South Carolina lawmakers file bill to increase penalties for construction zone traffic violations


AIKEN COUNTY, S.C. (WJBF) – South Carolina lawmakers have filed a bill to increase penalties for traffic violations in construction zones.

It’s no secret South Carolina is working to get roads, across the state, in better shape. So, the road work is just beginning in the Palmetto State.

That’s why lawmakers are pushing to get House Bill 4033 passed, to better protect the lives of people working the roadways.

Endangering the lives of highway workers is an offense South Carolina lawmakers aren’t going to take lightly anymore.

“We’ve had workers killed in work zones before and we got to looking at our state laws, and our state laws apparently aren’t e

Hixon says the penalties described in the bill only apply in clearly marked construction zones.

“We’ve had several road workers, killed in work zones. We got to looking at our state laws ad our stat law are not enough to get speeders attention.” South Carolina Representative William “Bill” Hixon told WJBF NewsChannel 6.

State Representative Hixon wrote House Bill 4033.

Moving forward Hixon wants all work zone to be clearly identified with signs, first responders are now counted as highway workers and the amendment names different level penalties for reckless driving between the orange cones.

The biggest change comes from how the state can use money, it collects, from ticketing violators.

“Part of that money will go back to the South Carolina Department of Transportation and they could in-turn hire an off-duty state trooper, a county sheriff, or a city policeman or municipality in that area.” The district 83 Representative said. “They could hire those guys to sit in those zones and run those blue lights.”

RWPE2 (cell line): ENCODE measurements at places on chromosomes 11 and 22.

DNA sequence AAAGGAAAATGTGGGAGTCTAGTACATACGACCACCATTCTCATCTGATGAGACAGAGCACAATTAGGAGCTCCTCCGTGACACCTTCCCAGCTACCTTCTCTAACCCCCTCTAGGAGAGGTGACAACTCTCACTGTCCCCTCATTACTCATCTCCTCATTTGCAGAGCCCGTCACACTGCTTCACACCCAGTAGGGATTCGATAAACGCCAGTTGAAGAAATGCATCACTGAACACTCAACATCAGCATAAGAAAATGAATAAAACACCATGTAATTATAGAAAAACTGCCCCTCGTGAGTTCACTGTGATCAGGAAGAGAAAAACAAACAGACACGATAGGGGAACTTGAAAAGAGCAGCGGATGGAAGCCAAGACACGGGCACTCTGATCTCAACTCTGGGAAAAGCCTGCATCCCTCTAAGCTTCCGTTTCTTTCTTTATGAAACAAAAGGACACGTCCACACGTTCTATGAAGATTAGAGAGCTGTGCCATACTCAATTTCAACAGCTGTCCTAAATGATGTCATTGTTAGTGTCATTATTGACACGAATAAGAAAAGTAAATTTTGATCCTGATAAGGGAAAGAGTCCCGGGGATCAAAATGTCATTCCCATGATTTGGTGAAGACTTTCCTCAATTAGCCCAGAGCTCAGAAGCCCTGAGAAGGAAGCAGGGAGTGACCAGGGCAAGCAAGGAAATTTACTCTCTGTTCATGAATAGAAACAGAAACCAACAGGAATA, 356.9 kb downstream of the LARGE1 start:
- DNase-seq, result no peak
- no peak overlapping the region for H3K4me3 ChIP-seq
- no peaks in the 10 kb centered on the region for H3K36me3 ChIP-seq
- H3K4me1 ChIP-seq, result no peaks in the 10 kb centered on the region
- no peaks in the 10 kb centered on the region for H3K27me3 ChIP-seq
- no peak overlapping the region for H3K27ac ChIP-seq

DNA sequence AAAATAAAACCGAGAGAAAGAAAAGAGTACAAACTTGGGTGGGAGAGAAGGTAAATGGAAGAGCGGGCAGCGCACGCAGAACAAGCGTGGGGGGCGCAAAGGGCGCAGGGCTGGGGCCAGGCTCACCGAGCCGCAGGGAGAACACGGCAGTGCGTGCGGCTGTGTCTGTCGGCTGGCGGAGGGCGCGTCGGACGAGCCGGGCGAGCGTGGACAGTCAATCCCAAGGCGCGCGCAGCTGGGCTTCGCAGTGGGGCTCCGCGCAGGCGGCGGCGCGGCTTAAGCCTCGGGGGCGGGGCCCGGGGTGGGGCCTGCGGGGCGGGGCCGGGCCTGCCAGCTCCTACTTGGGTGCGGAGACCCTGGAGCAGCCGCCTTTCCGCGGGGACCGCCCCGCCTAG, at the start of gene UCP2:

In the case of the two S.C.D.O.T. workers killed on Highway 125, because the area was never set up as a work zone, this bill would not apply.

Still, the Aiken County delegation, most of who are backing House Bill 4033, recognize that South Carolina needs to be tougher on violators.

“We’ve been coming from Birmingham and it’s been stop-and-go,” said Katherine Bedingfield, who was traveling to Myrtle Beach. “It’s dangerous the way people speed during the construction. It’s scared us a couple of time. We’ve had to slam on the brakes.”

“You always should slow down, especially in speeding zones because it’s awfully dangerous.” South Carolina resident Carl Butler told WJBF NewsChannel 6.

If the bill passes, first-time speeders could be fined anywhere from $500 to $1,000 dollars, or spend 30 days in jail. In some cases both.

The current penalty is $200 dollars or 30 days in jail, or both.Count on WJBF NewsChannel 6 to bring you the latest on this developing story. 

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